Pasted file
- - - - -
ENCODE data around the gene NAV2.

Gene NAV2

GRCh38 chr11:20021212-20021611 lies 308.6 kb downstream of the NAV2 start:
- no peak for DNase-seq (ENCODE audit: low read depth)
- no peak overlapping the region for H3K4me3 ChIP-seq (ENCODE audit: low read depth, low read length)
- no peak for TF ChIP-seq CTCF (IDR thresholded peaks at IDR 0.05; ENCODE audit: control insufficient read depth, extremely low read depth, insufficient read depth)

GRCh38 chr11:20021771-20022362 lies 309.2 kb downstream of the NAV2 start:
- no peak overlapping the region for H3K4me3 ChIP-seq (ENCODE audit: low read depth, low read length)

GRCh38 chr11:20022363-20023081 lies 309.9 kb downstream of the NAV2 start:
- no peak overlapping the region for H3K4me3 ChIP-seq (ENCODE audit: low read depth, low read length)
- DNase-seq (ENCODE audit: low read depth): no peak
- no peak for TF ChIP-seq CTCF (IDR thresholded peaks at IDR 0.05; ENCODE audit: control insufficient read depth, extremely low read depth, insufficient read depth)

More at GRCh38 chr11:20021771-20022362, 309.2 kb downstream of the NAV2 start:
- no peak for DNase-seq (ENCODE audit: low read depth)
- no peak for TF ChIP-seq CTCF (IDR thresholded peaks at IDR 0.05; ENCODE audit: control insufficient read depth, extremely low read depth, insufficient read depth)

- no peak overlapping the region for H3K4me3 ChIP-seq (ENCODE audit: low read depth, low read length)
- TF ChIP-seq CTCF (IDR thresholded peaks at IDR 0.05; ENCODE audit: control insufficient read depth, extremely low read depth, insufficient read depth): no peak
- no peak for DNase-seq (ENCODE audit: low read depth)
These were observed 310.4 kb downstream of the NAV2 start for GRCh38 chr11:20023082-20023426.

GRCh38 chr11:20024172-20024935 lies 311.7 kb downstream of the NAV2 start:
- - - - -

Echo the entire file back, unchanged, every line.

ENCODE data around the gene NAV2.

Gene NAV2

GRCh38 chr11:20021212-20021611 lies 308.6 kb downstream of the NAV2 start:
- no peak for DNase-seq (ENCODE audit: low read depth)
- no peak overlapping the region for H3K4me3 ChIP-seq (ENCODE audit: low read depth, low read length)
- no peak for TF ChIP-seq CTCF (IDR thresholded peaks at IDR 0.05; ENCODE audit: control insufficient read depth, extremely low read depth, insufficient read depth)

GRCh38 chr11:20021771-20022362 lies 309.2 kb downstream of the NAV2 start:
- no peak overlapping the region for H3K4me3 ChIP-seq (ENCODE audit: low read depth, low read length)

GRCh38 chr11:20022363-20023081 lies 309.9 kb downstream of the NAV2 start:
- no peak overlapping the region for H3K4me3 ChIP-seq (ENCODE audit: low read depth, low read length)
- DNase-seq (ENCODE audit: low read depth): no peak
- no peak for TF ChIP-seq CTCF (IDR thresholded peaks at IDR 0.05; ENCODE audit: control insufficient read depth, extremely low read depth, insufficient read depth)

More at GRCh38 chr11:20021771-20022362, 309.2 kb downstream of the NAV2 start:
- no peak for DNase-seq (ENCODE audit: low read depth)
- no peak for TF ChIP-seq CTCF (IDR thresholded peaks at IDR 0.05; ENCODE audit: control insufficient read depth, extremely low read depth, insufficient read depth)

- no peak overlapping the region for H3K4me3 ChIP-seq (ENCODE audit: low read depth, low read length)
- TF ChIP-seq CTCF (IDR thresholded peaks at IDR 0.05; ENCODE audit: control insufficient read depth, extremely low read depth, insufficient read depth): no peak
- no peak for DNase-seq (ENCODE audit: low read depth)
These were observed 310.4 kb downstream of the NAV2 start for GRCh38 chr11:20023082-20023426.

GRCh38 chr11:20024172-20024935 lies 311.7 kb downstream of the NAV2 start: